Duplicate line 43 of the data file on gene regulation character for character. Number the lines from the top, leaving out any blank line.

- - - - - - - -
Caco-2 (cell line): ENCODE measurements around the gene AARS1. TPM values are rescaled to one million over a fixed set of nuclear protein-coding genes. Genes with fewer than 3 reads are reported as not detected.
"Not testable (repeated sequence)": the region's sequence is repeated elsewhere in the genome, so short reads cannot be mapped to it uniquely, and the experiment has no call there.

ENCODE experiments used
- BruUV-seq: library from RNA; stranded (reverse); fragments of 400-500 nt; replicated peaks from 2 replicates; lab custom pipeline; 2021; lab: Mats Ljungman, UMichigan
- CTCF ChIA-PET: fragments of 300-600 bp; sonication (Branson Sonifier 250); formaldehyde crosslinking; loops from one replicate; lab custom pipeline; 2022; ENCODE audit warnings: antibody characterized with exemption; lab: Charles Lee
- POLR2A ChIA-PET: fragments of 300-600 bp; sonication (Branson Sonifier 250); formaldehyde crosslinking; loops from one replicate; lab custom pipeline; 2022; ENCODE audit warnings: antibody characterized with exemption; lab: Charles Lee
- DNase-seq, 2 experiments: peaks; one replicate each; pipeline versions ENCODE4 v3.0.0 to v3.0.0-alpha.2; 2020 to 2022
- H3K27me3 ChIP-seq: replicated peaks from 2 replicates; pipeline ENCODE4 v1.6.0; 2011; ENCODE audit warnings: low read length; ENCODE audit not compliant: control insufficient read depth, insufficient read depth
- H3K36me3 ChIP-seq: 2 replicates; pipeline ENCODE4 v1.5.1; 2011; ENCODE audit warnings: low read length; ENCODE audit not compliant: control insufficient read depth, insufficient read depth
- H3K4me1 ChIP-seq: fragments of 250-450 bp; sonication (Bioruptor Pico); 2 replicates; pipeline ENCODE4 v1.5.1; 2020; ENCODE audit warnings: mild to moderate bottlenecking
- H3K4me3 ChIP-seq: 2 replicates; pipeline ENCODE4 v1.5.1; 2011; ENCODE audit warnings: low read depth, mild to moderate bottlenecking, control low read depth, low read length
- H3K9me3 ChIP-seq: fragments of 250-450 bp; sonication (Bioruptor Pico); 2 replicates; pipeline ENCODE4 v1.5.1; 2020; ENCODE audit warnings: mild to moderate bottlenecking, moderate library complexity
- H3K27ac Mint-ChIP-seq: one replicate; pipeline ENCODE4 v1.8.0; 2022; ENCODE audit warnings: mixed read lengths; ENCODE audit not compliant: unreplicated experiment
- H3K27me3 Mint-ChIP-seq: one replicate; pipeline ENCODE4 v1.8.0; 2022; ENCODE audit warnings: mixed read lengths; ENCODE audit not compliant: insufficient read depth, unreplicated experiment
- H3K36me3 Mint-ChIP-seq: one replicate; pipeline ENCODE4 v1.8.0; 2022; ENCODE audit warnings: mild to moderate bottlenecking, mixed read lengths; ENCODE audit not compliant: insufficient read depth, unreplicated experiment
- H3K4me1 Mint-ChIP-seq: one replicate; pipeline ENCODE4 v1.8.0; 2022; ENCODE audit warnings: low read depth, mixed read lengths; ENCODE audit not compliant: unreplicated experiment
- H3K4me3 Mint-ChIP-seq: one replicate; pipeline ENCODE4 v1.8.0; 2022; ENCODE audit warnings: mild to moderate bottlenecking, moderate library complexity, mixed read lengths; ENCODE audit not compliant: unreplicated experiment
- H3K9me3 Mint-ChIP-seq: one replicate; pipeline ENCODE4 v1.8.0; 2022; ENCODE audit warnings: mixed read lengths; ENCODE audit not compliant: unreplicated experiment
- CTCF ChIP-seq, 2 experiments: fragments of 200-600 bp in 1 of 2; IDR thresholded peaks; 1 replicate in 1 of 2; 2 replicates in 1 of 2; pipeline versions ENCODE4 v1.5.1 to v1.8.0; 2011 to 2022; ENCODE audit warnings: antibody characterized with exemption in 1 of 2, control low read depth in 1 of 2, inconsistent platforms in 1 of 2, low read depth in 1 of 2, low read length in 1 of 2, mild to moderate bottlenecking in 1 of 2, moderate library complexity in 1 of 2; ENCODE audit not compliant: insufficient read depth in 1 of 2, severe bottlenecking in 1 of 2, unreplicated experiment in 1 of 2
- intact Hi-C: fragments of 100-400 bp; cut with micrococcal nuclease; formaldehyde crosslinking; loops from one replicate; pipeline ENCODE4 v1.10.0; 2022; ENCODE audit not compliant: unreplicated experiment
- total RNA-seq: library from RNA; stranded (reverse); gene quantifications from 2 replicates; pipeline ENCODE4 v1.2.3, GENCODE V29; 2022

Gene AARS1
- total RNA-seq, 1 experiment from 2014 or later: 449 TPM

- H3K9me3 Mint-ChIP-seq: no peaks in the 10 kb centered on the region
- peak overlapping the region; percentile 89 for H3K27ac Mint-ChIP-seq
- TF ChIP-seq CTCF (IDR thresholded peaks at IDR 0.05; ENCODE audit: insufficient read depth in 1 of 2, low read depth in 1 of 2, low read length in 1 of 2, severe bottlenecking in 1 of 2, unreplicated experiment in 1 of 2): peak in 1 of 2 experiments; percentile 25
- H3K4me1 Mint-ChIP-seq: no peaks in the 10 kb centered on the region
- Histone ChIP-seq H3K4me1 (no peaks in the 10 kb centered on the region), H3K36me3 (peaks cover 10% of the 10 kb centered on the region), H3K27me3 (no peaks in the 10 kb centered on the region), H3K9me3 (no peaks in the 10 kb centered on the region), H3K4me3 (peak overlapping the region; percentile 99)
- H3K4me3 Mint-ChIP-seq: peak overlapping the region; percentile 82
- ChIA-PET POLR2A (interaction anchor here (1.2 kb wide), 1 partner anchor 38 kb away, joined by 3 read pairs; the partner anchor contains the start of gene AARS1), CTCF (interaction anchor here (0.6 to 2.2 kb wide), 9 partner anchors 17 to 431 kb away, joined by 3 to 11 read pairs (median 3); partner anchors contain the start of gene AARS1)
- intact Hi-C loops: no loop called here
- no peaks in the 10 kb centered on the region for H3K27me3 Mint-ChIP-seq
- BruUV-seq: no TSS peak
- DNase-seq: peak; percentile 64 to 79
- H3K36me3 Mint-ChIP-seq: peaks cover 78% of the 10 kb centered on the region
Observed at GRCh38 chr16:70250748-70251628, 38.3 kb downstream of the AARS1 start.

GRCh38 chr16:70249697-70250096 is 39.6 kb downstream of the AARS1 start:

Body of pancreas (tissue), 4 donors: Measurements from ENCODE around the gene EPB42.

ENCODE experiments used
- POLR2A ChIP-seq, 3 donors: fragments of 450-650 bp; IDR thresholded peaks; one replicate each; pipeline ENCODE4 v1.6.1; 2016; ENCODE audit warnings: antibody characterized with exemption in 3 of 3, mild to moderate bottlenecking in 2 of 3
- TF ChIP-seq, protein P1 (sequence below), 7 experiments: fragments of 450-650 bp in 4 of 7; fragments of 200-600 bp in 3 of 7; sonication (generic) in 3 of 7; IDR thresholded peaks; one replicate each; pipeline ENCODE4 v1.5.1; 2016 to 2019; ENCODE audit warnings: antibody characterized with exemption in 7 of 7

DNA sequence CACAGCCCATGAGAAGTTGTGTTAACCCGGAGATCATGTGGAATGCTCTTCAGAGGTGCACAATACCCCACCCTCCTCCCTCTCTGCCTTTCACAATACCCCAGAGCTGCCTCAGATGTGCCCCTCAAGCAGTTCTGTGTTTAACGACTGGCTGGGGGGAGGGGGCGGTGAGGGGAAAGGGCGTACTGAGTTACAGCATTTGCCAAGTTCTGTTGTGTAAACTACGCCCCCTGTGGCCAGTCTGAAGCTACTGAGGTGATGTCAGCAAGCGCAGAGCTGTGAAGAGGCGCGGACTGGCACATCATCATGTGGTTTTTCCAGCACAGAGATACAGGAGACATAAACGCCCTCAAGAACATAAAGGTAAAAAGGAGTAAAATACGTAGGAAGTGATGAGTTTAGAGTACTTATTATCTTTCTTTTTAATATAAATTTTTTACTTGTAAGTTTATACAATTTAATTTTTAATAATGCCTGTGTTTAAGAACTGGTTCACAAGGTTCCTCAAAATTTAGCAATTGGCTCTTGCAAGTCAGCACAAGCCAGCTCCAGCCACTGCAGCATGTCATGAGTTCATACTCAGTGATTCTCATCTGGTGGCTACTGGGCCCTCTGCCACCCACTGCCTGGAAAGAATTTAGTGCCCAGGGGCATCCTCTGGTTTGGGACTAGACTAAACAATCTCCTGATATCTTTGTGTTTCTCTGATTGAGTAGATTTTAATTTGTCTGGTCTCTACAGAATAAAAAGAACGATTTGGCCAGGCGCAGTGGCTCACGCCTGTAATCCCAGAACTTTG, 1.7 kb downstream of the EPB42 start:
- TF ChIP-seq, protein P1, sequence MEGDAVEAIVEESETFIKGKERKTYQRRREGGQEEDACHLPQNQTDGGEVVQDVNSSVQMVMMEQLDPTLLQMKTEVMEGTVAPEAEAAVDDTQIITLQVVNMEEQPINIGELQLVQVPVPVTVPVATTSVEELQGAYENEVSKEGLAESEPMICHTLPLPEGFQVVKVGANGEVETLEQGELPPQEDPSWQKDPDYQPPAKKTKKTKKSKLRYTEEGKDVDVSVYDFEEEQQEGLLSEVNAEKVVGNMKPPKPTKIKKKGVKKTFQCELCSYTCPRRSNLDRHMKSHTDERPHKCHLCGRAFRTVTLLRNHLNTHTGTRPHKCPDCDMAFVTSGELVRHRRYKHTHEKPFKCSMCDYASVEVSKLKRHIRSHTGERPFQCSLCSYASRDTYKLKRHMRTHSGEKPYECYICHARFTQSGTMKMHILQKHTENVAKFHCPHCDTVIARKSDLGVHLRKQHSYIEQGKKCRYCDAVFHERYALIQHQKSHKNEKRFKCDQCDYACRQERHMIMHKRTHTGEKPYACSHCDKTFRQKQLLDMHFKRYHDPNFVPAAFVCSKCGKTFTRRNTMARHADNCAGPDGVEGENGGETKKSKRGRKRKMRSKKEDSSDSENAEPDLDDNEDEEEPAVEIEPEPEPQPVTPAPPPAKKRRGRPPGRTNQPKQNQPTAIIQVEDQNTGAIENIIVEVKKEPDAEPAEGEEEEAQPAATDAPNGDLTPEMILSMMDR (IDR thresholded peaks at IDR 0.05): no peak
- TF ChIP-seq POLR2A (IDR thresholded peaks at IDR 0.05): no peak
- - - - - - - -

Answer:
- TF ChIP-seq, protein P1, sequence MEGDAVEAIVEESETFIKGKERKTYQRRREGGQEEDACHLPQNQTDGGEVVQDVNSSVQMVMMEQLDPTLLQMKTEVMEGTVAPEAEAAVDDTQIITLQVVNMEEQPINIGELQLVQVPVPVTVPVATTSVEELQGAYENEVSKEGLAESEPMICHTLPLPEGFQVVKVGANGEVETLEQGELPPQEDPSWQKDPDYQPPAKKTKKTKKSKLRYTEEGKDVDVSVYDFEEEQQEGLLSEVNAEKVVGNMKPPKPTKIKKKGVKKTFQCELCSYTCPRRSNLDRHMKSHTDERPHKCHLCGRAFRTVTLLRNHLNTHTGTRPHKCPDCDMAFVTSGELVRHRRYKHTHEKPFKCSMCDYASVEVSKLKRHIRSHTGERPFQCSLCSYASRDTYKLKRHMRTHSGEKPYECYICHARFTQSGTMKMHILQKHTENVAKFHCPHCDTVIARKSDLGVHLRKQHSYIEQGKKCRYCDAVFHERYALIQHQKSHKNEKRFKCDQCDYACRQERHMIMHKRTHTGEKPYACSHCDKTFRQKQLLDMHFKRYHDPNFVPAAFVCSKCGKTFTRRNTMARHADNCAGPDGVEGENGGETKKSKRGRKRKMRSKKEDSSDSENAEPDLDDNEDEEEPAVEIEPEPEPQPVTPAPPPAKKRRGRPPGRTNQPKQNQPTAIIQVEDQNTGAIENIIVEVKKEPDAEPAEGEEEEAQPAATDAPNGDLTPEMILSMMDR (IDR thresholded peaks at IDR 0.05): no peak